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Coronavirus: Perspectives and Woad Is Me


Image by Jay Javier (flickr/cooey), CC BY-NC-ND 2.0

The latest coronavirus, which was officially declared this past New Year’s eve, is actually the third one of its kind. The first coronavirus was the severe acute respiratory syndrome (SARS) outbreak in 2002; the second, the Middle East respiratory syndrome (MERS) in 2012. While coronaviruses are responsible for the majority of common colds, these three are distinct because they were transmitted to us from another species.

This outbreak is suspected of originating in bats and was first labelled 2019-nCoV—short for novel coronavirus (novel, because it’s a new strain never before seen in humans). The World Health Organization (WHO) has updated the name to COVID-19. [Here, I’ll use the names interchangeably, either based on the source or for prosaic flow.]

Because this is a new virus, we lack historical data. So any conclusions drawn from what we do know seem to evolve in real-time; and the statistics discussed here may soon be revised. However, let’s get some perspective on current statistics.


Ninety-nine percent of global laboratory-confirmed cases have occurred in China, based on WHO Situation Report-27 dated 2/16/20.

All other cases seem to have been exported from China. So, travel within China or contact with someone who has traveled within China is the biggest risk factor. While “contact” is a loose term, based on six degrees of separation, at least all the U.S. cases tested by the CDC seem to fit the risk profile. Specifically, 5% of the U.S. cases were found to be positive for COVID-19.

[Update, 2/18/20: According to the WHO Situation Reports, there was an almost 38% jump in global cases from 2/16/20 to 2/17/20. The large increase is attributed to a less restrictive inclusion criteria that now adds clinically diagnosed cases rather than just the laboratory-confirmed. Therefore, the new numbers are more conservative. The 99% statistic remains valid.]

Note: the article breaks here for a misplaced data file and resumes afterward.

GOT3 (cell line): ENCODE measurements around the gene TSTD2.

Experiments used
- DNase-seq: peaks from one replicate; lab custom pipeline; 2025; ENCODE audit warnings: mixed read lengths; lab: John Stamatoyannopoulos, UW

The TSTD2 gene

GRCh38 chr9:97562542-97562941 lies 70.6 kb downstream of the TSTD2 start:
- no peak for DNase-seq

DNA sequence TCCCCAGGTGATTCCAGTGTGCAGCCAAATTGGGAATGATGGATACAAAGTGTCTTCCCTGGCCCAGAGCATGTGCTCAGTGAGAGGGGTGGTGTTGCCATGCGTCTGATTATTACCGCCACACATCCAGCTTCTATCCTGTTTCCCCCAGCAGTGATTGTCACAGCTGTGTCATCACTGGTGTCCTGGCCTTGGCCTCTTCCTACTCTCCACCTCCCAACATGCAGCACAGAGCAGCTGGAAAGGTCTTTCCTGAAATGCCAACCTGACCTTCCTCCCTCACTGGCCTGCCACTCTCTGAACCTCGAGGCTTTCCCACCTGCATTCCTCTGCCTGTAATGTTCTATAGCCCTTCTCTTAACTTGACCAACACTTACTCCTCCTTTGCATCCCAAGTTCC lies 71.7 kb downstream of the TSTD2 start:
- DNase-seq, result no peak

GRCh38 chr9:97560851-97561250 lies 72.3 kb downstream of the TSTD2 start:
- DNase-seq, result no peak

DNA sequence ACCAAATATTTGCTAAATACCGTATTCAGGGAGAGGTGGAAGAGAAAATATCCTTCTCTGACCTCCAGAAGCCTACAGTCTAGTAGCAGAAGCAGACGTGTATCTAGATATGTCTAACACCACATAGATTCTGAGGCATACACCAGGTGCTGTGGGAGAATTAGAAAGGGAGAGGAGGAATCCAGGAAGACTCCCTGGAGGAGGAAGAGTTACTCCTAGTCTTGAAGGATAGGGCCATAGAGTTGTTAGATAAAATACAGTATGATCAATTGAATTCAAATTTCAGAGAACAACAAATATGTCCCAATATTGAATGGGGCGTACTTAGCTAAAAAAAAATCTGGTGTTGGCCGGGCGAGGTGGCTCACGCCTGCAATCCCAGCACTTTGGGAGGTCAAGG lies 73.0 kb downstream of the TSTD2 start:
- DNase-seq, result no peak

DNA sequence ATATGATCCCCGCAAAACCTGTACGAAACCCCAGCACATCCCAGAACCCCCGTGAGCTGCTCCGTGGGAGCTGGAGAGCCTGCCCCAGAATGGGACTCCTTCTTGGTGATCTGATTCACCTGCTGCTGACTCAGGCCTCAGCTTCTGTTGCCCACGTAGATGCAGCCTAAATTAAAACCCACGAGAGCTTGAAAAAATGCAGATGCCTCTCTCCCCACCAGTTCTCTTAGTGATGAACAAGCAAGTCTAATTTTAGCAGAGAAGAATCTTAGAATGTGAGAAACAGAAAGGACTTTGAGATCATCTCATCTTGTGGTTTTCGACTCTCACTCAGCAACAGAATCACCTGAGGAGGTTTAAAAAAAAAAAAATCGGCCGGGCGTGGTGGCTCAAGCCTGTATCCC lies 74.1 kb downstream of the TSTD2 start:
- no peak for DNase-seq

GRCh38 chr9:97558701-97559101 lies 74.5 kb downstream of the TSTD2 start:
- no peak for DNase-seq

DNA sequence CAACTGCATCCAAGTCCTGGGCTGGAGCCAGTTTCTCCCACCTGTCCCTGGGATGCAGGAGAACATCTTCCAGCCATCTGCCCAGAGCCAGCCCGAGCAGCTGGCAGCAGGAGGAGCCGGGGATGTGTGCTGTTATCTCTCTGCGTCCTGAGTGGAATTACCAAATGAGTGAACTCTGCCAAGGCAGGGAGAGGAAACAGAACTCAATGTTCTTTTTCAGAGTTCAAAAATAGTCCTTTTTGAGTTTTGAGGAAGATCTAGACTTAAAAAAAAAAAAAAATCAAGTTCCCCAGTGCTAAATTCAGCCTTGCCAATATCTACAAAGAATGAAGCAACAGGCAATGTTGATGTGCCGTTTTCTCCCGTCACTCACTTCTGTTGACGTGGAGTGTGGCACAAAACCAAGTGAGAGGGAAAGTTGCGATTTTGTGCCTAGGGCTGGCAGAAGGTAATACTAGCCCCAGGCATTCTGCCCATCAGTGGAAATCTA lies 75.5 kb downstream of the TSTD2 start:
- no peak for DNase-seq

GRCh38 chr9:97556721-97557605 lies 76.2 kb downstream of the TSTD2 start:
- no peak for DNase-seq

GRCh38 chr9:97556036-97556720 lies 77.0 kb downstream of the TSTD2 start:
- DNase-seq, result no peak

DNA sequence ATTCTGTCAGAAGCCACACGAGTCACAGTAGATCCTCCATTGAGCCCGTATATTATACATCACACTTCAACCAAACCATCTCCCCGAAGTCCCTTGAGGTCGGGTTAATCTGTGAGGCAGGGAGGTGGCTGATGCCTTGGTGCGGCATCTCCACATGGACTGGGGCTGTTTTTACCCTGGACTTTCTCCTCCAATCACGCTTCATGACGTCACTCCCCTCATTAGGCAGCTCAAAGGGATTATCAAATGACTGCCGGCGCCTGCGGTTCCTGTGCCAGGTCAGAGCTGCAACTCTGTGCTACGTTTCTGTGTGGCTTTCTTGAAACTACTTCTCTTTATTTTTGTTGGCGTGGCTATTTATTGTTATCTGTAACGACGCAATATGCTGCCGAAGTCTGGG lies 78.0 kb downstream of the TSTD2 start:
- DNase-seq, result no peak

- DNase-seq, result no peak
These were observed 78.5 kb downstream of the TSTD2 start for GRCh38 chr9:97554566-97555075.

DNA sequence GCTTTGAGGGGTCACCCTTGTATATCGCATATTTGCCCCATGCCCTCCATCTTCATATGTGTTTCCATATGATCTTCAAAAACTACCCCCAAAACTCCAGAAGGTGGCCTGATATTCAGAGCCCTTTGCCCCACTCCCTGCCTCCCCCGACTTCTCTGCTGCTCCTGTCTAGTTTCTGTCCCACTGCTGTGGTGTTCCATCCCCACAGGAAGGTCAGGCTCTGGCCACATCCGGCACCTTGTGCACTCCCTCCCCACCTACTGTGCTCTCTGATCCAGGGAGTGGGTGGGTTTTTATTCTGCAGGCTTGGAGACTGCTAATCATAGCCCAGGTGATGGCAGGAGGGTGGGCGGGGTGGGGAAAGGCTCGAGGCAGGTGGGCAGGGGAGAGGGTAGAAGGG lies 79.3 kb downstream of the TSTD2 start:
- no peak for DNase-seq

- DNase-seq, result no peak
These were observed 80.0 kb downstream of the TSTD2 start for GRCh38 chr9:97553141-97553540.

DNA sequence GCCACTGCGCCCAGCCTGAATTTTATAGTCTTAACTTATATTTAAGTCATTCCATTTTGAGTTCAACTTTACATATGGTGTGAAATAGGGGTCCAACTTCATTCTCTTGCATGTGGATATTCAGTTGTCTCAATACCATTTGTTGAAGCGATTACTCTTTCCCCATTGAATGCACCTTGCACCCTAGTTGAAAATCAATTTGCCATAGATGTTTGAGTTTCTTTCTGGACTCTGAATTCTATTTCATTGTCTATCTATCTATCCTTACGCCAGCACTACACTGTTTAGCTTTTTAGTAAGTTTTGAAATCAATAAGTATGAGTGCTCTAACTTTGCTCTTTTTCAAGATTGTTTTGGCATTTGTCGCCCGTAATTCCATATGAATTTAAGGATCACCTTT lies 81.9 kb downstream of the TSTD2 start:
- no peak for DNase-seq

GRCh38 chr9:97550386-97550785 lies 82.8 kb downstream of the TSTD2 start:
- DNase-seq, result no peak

The fatality rate for 2019-nCoV is 3%.

This rate is less than that of the other coronavirus outbreaks. SARS and MERS had death rates of 10% and 40%, respectively; and those outbreaks barely put a dent in our memory. This too will pass. But to be fair, as the world actively responds to the ongoing outbreak, that rate can change by significant degrees.


Another value to look at is the basic reproduction number, R0 (“R naught”). This is the average number of people that a contagious person can be expected to infect. For 2019-nCoV, R0 ranges from 1.4-5.5. Generally, an R0 >  1 increases the risk of an epidemic. But to put it into perspective, the MERS R0—that had a death rate of 40%—was less than 1.

SARS had a similar R0 range of 2-5.

SARS 2.0

COVID-19 is similar to SARS in that they invade our cells via the same receptor protein, ACE2. So, the current assumption is that they will behave the same. This assumption is supported by their similar R0 values.

Based on the pathogenetic similarities between COVID-19 and SARS, there is speculation that we may benefit from SARS prevention measures.

During the SARS outbreak in 2002/03, Traditional Chinese Medicine hospitals in China were prescribing a lot of woad root (Isatis indigotica) for the treatment and prevention of SARS. The clinical basis was that woad root is a well-established anti-viral in Chinese medicine. However, it is important to note that the resolution of SARS should be mostly attributed to the quarantine measures taken and not to some superherb.

While woad root has historically been a strong and effective anti-viral, novel virus strains present new ball games; especially viruses that adapt and evolve quickly like SARS did, and possibly COVID-19. That’s not to say it isn’t worth putting woad root to the test, but that the primary focus should be on standard prevention, monitoring yourself and others, testing suspected infections, and quarantining confirmed cases.

Standard Prevention:

  • Wash hands frequently
  • Avoid touching eyes, nose, mouth
  • Covering mouth if coughing or sneezing
  • Trying to stay at least 3 feet away from known cases of infection

After the primary focus has been met, woad root is definitely a candidate for an added layer of defense, or as an integrative treatment. It has a long history of use in Chinese medicine for viral infections.